Sunday, 15 September 2013

Documentary Review: Blackfish

The poster for Blackfish is undeniably creepy.  I'm a big wimp when it comes to anything gory or spooky, so
I was quite frankly a little nervous.  Especially because I was going to watch it right before bedtime.  Eek.

But I sucked it up and watched it, and shall be forever thankful that I did.  Or thankful for awhile, anyway. Blackfish is indeed chilling and haunting, but it's also fascinating, heartbreaking, and beautifully constructed.

The documentary tells the story of Tillikum, an orca whale who made headlines a few years ago when he killed one of his trainers, Dawn Brancheau.  The documentary covers the lives of orcas in captivity comprehensively, illustrating the disturbing and illegal practises of the marine park industry in capturing whales from the wild, sometimes resulting in the death of whales before they reach the sea parks.  Soft-hearted?  You won't enjoy hearing about the training methods these parks use and the conditions the whales are kept in.  The inferior health and quality of life of whales in captivity are shown in sad, frustrating detail.

And Tillikum.  The story of a whale taken from his family when he was two, kept in essentially a large swimming pool in Victoria, BC, and bullied by his fellow whales.  We see injuries that he suffered at the hands of the other whales, who have turned aggressive due to frustration and unnatural socialization.  We see his dorsal fin collapse, a condition symptomatic of poor health that occurs in almost all male orcas in captivity, and less than 1% of male orcas in the wild.  Eager to please and loving towards his trainers, Tillikum seems to have lived in frustration, resulting in what some believe to be a psychosis, and ultimately causing him to turn fatally aggressive towards humans.  This aggression is mirrored in many other whales in captivity, and Dawn Brancheau is not the other trainer to lose her life, or suffer from injury at the hand of a captive orca.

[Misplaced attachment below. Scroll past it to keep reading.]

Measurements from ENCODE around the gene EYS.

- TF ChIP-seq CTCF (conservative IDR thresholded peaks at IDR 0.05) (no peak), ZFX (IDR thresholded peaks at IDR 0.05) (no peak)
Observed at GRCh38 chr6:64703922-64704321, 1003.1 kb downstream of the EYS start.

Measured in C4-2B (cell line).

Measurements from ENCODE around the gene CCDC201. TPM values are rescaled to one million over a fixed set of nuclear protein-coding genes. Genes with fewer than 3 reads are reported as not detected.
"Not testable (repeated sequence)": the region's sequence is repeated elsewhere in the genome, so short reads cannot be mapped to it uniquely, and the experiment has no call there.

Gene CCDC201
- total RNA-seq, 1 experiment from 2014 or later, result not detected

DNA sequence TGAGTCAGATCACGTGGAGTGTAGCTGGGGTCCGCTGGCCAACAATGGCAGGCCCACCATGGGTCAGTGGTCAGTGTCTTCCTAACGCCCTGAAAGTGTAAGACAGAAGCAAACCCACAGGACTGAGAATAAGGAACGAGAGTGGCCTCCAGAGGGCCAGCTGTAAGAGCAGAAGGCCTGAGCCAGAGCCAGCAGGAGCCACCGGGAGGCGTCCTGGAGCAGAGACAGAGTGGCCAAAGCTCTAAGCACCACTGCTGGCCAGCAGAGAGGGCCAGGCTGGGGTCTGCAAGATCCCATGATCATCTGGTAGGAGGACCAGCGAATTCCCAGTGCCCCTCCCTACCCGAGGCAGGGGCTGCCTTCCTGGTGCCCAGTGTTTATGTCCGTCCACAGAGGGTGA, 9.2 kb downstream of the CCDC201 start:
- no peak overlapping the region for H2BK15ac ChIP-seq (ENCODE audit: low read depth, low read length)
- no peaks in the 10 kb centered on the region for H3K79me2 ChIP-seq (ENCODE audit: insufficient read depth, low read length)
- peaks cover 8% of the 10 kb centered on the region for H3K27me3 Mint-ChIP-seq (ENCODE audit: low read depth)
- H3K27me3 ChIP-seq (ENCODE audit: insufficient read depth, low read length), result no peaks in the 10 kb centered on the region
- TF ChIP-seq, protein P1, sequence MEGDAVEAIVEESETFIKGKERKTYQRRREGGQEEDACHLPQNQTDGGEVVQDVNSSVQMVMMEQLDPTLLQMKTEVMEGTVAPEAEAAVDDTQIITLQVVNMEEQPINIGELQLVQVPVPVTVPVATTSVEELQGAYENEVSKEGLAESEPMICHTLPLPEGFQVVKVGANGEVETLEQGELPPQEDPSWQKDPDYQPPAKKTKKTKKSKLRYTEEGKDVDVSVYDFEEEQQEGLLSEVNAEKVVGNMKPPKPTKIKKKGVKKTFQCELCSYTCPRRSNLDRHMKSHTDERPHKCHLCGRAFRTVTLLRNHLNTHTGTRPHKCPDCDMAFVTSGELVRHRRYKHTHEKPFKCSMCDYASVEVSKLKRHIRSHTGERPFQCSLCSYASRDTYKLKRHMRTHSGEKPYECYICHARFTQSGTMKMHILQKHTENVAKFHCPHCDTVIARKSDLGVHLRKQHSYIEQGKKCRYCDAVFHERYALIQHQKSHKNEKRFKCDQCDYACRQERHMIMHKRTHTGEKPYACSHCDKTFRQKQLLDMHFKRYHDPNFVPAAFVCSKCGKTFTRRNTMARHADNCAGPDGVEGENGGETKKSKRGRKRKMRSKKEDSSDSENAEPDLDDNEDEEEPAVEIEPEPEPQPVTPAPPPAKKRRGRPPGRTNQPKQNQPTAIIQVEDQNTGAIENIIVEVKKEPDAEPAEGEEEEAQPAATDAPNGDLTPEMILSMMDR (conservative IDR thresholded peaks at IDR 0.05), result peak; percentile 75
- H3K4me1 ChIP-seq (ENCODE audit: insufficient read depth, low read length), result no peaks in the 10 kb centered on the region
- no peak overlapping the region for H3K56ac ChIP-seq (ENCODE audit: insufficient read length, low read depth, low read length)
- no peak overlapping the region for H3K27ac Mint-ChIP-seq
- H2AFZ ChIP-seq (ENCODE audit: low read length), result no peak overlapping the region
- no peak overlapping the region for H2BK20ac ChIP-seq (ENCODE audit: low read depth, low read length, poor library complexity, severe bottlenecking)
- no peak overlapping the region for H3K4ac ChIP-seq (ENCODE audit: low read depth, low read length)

On the other hand, the film portrays the incredible intelligence of these beautiful whales.  From one of the interviewees, we learn that orcas have a part of their brains that humans don't have.  Most fascinating to me was the research that found that orcas not only communicate with a complex system of sounds, these sounds differ between difference families of whales.  Meaning that orcas speak different languages. The pain of the subjects of the film is interspersed with absolutely beautiful, peaceful images of orcas in the wild, swimming with their families, free to live as they please.  My god, what beautiful animals they are.

At the end of the film I was left with one thought.  Mom and Dad, in retrospect, I'm really, really glad you never took me to Marineland.


  1. it looks very sad, as if I were experiencing it.

  2. It might be better if every creature being individual habitat without human ego rearing bring them into the human environment.

  3. Humaniacs anthropomorphise traits to animals that arguably don't exist, claiming that they are "unhappy" in their captive state. And they know this, HOW? Orcas at Sea World may or may not be happy....but if unhappy, you'd know by expressions of depression....lethargy, withdrawal and other traits that we DON'T see in these animals at Sea World.